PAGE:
United States Attorney’s Office in the District of New Hampshire Allocated 2 Additional Federal Prosecutors in FY23 Budget
Concord - United States Attorney Scott W. Murray announced that Christopher Clough, 45, of Dover, New Hampshire was sentenced to 48 months for participating in a scheme in which he received kickbacks in exchange for prescribing a powerful fentanyl spray to patients in violation of federal law.
Court filings and statements made in court established that Clough worked as a physician assistant in New Hampshire. After being approached by a representative of a drug manufacturer in June of 2013, he became a frequent prescriber of a fentanyl spray that had been approved by the Food and Drug Administration to treat breakthrough cancer pain. From approximately June of 2013 through the fall of 2014, Clough wrote more than 750 prescriptions for the fentanyl spray in New Hampshire, including more than 215 prescriptions for Medicare patients and several more for Tricare patients. The Medicare program paid over $2.1 million for these prescriptions, and Tricare paid nearly $600,000.
During the time he was writing these prescriptions, the manufacturer of the drug paid Clough to serve as a speaker at more than 40 programs at a rate of approximately $1,000 per event. In many instances, the programs were merely sham events where Clough was paid to have dinner with employees or representatives of the pharmaceutical company. During most dinner programs, Clough did not give any kind of presentation about the drug. Clough and others often forged signatures of attendees on sign-in sheets in an effort to make the dinners appear to be legitimate. Evidence at trial demonstrated that Clough received over $49,000 in payments from the drug manufacturer.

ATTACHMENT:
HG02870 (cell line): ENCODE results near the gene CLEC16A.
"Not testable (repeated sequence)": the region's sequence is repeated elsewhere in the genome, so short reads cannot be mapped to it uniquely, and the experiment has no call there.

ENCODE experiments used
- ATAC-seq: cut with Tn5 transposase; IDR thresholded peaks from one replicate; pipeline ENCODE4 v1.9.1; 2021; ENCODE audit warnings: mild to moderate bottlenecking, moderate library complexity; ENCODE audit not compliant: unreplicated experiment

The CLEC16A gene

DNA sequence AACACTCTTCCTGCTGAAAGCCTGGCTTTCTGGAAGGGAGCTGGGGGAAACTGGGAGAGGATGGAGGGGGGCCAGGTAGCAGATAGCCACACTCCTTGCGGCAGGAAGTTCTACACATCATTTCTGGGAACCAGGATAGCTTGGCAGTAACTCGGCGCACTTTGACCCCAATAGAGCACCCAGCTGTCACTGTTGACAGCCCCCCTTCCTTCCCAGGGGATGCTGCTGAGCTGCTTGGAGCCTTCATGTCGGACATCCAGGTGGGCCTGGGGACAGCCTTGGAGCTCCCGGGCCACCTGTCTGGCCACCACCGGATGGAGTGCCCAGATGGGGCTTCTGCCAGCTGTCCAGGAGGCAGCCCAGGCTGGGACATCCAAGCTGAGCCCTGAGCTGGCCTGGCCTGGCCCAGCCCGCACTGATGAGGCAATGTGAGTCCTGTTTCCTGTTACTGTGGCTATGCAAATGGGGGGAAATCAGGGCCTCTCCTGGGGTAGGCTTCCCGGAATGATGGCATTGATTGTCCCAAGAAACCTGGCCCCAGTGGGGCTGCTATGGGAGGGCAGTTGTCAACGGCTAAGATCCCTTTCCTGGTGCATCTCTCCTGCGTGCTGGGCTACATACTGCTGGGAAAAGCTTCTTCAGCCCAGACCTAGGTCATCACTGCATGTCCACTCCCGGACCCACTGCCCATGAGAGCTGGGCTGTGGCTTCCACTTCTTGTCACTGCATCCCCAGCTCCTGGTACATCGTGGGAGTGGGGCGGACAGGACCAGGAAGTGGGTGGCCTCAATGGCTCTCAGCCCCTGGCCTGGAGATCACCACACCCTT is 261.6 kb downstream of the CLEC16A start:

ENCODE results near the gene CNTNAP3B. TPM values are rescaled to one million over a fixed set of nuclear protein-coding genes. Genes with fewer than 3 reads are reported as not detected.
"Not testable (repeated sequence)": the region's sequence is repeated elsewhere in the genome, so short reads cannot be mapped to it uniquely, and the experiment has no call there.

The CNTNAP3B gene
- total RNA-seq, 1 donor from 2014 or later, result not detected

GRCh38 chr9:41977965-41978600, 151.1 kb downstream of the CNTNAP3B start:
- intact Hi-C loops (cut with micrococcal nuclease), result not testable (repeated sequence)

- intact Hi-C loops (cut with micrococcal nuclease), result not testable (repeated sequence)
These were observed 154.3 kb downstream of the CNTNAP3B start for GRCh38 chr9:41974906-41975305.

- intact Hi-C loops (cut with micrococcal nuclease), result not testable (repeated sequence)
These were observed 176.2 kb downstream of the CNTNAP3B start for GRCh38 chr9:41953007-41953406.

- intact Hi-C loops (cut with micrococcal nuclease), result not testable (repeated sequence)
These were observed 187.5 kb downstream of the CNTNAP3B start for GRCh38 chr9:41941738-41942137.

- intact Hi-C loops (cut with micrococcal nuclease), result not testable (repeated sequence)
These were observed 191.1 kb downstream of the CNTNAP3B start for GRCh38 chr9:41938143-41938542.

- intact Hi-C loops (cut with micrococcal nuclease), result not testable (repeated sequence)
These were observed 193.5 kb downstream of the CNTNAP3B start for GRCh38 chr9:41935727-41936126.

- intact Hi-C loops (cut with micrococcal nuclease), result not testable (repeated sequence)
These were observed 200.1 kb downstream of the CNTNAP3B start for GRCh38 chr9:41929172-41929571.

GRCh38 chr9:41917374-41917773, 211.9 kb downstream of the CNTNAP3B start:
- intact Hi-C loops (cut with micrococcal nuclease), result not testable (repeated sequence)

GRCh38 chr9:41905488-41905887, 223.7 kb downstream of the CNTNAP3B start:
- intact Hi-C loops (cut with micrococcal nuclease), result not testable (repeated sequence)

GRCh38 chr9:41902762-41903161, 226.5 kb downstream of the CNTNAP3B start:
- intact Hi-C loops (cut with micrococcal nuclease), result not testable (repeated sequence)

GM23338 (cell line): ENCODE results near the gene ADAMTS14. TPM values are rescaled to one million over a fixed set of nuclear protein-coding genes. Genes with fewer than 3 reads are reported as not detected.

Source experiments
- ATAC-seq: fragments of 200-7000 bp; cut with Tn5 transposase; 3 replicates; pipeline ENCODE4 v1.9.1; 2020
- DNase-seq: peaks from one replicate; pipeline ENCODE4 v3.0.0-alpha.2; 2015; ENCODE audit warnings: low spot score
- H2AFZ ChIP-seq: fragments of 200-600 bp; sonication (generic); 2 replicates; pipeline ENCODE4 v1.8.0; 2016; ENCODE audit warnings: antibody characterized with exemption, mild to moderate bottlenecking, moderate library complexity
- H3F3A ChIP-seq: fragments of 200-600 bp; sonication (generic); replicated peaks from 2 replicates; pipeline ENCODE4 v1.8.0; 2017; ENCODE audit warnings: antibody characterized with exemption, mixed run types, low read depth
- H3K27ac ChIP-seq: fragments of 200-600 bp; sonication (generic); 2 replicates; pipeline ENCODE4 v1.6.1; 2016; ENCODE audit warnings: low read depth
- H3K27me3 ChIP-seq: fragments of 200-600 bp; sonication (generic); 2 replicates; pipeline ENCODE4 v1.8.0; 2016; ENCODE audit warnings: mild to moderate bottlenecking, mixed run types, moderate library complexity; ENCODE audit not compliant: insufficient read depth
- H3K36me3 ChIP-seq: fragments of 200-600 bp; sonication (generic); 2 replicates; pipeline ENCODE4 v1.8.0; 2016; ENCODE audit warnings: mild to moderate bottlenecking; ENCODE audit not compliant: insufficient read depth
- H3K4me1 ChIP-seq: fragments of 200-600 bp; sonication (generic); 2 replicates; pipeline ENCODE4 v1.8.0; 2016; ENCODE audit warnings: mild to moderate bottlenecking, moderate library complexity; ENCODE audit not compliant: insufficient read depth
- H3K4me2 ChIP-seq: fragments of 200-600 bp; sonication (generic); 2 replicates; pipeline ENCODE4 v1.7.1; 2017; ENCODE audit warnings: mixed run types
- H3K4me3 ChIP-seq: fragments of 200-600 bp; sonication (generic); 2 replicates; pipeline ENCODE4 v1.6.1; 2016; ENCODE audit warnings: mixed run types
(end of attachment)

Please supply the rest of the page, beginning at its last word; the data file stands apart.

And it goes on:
Clough often prescribed the drug for patients who did not have breakthrough cancer pain. He often started patients on high doses of the addictive fentanyl spray and rebuffed patients and their family members who stated that they no longer wanted the drug.
Clough was convicted of one count of conspiracy and seven counts of receipt of kickbacks in relation to a federal healthcare program.
A jury found Clough guilty on December 18, 2018 following a six-day trial.
“Mr. Clough’s actions were a disturbing betrayal of his patients’ trust,” said U.S. Attorney Murray. “Rather than making his prescribing decisions based upon the needs of his patients, his decisions were tainted by the kickbacks he was paid by a pharmaceutical company. This substantial sentence should serve as a warning to all health care providers in New Hampshire that there will be severe consequences if they choose to engage in criminal conduct.”
"Mr. Clough is no better than a street level drug dealer,” said Joseph R. Bonavolonta, Special Agent in Charge of the FBI Boston Division. “He exploited his patients, betrayed their trust, and accepted kickbacks for his own personal enrichment. Today's sentence marks an important step in holding doctors responsible for their role in fueling the opioid epidemic and be assured, the FBI will continue to identify and bring to justice doctors like him whose practices promote fraud with a total disregard for patient safety."
“Medical professionals taking thinly-veiled bribes to overprescribe opioids threaten the lives of patients for personal gain,” said Phillip Coyne, Special Agent in Charge for the Office of Inspector General of the U.S. Department of Health and Human Services. “OIG, along with our law enforcement partners, will ensure that criminals like Clough pay the price for their actions.”
“Fentanyl is causing tremendous damage to our communities,” said DEA Special Agent in Charge Brian D. Boyle. “Those who illegally distribute fentanyl will be held accountable through our court system. Today, Mr. Clough has been held accountable for his actions. The investigation and prosecution of illegal distribution of fentanyl is a top priority of the DEA.”
This matter was jointly investigated by the U.S. Department of Health and Human Services Office of the Inspector General, the Federal Bureau of Investigation, and the Drug Enforcement Administration’s Diversion Control Division. The case is being prosecuted by Assistant U.S. Attorneys Charles L. Rombeau and Seth R. Aframe.